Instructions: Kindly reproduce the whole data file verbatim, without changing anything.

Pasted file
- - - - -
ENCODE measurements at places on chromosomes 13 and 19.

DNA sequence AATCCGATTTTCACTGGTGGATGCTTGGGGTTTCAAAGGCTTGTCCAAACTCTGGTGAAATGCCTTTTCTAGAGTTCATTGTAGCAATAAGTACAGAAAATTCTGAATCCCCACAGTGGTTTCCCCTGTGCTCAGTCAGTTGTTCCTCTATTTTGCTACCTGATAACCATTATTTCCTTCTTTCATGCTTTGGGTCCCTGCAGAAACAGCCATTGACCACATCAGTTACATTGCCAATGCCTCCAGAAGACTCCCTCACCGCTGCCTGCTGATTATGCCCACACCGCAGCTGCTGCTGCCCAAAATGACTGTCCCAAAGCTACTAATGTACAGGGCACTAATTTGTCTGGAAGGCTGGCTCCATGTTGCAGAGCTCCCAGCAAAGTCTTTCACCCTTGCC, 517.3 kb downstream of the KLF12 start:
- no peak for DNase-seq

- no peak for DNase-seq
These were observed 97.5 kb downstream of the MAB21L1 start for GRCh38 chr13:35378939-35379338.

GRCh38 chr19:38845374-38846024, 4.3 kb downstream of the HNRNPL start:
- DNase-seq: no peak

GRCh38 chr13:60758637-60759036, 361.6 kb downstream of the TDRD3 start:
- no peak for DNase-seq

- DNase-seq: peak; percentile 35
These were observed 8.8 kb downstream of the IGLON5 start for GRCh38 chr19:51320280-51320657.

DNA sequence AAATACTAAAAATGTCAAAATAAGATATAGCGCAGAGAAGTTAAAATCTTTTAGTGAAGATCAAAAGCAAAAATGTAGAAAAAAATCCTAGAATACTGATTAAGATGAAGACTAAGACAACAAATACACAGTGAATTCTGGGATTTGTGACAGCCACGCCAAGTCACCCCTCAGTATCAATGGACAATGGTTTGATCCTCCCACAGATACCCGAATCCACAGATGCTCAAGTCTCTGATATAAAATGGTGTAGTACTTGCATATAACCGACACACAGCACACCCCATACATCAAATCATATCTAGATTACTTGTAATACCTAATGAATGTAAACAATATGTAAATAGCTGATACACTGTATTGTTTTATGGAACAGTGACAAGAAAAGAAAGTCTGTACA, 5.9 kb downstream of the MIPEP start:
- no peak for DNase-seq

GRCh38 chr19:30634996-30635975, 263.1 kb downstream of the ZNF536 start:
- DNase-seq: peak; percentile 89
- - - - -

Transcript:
ENCODE measurements at places on chromosomes 13 and 19.

DNA sequence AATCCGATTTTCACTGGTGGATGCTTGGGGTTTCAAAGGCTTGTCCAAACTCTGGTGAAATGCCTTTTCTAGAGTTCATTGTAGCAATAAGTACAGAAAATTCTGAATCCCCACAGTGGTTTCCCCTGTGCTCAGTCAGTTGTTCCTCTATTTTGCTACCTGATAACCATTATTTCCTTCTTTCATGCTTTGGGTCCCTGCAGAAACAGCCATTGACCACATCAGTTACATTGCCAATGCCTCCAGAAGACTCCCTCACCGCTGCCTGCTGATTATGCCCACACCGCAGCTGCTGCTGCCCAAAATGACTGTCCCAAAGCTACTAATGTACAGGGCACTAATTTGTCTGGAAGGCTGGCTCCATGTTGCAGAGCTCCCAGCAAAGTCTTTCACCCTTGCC, 517.3 kb downstream of the KLF12 start:
- no peak for DNase-seq

- no peak for DNase-seq
These were observed 97.5 kb downstream of the MAB21L1 start for GRCh38 chr13:35378939-35379338.

GRCh38 chr19:38845374-38846024, 4.3 kb downstream of the HNRNPL start:
- DNase-seq: no peak

GRCh38 chr13:60758637-60759036, 361.6 kb downstream of the TDRD3 start:
- no peak for DNase-seq

- DNase-seq: peak; percentile 35
These were observed 8.8 kb downstream of the IGLON5 start for GRCh38 chr19:51320280-51320657.

DNA sequence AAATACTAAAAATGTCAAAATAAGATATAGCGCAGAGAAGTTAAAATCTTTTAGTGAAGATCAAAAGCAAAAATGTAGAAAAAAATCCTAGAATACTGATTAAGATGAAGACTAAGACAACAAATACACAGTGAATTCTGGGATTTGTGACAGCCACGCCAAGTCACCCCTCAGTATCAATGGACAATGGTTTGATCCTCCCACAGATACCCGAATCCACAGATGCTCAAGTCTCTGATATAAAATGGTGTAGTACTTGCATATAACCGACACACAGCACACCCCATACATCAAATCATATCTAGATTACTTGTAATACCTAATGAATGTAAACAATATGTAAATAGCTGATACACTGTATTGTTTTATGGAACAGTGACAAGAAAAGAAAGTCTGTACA, 5.9 kb downstream of the MIPEP start:
- no peak for DNase-seq

GRCh38 chr19:30634996-30635975, 263.1 kb downstream of the ZNF536 start:
- DNase-seq: peak; percentile 89